Seed World

Are You an Early Adopter and Just don’t Know it?


Mark is a farm boy from Treherne, Man., and went to the University of Manitoba where he obtained his bachelor’s and master’s degrees in business. He’s served as Nexeed president for 11 years, during which time he’s marvelled at the pace of technological change in seed processing equipment.

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Buying a new phone is a no-brainer for most people, as they can reap the benefits right after they take it out of the box.

Buying a new piece of processing equipment — especially one that goes beyond simple seed cleaning and into the realm of food processing — isn’t like that. It takes an early adopter’s mindset to really realize the benefits. That mindset is characterized by the following:

There’s a desire to distinguish oneself in the marketplace. When something proves successful, word tends to spread rapidly and brings about major change.

Take the introduction of colour sorters. Early adopters in the seed industry made investments in this technology, perhaps attracted by the allure of having a cutting-edge tool to attract business initially. However, they didn’t necessarily foresee how it would directly enhance the quality of their product or benefit their facilities. Nevertheless, they took the leap, not out of pure curiosity, but because they saw it as an opportunity to set themselves apart from the pack.

Nexeed recently began offering BoMill protein separator equipment. By sorting all individual kernels in a batch of grains based on protein content, it improves process efficiency and strengthens quality assurance.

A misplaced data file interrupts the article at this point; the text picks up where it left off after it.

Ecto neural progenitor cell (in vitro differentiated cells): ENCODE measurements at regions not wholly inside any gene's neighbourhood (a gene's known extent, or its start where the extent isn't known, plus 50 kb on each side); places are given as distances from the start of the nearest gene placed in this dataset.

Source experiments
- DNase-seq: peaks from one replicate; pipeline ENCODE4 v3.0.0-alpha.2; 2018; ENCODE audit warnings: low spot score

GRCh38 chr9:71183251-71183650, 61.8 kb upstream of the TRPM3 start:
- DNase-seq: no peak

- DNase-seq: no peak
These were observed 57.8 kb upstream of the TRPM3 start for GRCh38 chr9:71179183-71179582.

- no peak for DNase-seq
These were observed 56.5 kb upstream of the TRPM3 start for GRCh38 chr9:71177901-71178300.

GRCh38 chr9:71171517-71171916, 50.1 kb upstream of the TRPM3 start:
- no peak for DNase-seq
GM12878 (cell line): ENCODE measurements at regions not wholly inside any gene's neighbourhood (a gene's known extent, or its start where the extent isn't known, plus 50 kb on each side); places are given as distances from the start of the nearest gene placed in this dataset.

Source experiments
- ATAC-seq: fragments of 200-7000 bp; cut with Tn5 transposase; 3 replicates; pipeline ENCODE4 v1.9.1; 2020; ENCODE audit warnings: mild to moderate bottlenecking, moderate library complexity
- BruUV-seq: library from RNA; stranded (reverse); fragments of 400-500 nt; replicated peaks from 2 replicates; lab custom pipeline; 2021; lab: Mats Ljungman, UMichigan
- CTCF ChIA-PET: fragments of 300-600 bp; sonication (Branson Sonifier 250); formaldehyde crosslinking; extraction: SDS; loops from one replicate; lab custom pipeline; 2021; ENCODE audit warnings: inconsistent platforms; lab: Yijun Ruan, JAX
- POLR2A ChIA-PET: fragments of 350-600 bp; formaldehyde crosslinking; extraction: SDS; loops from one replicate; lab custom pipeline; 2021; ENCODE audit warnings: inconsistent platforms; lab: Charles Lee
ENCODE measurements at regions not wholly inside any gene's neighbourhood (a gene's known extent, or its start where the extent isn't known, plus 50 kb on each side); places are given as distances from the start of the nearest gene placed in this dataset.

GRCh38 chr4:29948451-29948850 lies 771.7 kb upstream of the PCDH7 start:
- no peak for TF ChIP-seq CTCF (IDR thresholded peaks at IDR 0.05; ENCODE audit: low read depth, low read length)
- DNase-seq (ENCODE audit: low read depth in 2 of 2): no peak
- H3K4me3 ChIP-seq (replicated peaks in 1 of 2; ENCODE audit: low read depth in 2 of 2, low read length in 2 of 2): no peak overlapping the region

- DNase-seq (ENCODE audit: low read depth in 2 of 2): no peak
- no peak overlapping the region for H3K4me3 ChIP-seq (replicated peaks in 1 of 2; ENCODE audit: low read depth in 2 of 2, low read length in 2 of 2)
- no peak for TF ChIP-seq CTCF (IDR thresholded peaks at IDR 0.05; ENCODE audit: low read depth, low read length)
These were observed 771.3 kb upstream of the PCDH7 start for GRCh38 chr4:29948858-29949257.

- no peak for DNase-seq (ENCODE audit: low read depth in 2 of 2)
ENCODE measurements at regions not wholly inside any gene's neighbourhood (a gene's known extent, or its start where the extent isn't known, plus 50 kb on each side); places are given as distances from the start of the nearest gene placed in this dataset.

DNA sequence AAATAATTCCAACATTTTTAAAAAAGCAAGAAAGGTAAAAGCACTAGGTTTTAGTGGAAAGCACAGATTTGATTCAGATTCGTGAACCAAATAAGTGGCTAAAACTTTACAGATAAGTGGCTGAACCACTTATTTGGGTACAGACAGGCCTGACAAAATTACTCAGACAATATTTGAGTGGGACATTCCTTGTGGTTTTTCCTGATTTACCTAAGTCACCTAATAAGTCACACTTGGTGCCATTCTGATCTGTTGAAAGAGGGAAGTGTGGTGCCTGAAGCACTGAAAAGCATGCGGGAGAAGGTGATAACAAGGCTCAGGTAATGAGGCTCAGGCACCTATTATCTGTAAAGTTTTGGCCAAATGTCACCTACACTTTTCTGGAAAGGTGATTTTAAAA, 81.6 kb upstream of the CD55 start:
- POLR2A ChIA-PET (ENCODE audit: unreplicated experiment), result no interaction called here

If you’re operating a flour mill or any facility looking to incorporate this technology, it’s essential to consider the practical implications. Take a malt facility as an example. Typically, malt facilities need to manage the protein content of their barley to keep it below their maximum tolerances. Early adopter maltsters are using this technology as a new tool to broaden the pool of barley they can work with.

This may create some new operational complexities and require adjustments to internal processes, but it leads to an immediate new competitive advantage.

This prompts us to consider the broader potential of newer technologies in the processing space. While we understand their primary function, there’s always the question of what else they can do. It’s about exploring the full range of possibilities and uncovering additional benefits that may not be immediately apparent.

Of course, this is different for everybody. Early adopters take risks, but not every trend is worth an immediate investment. Let your own personal situation guide the way, but don’t forget to ask yourself if there might be a benefit to think outside the box and adopt a technology you might have overlooked. It’s usually possible to test an innovative application and get some good insight about what the potential really is.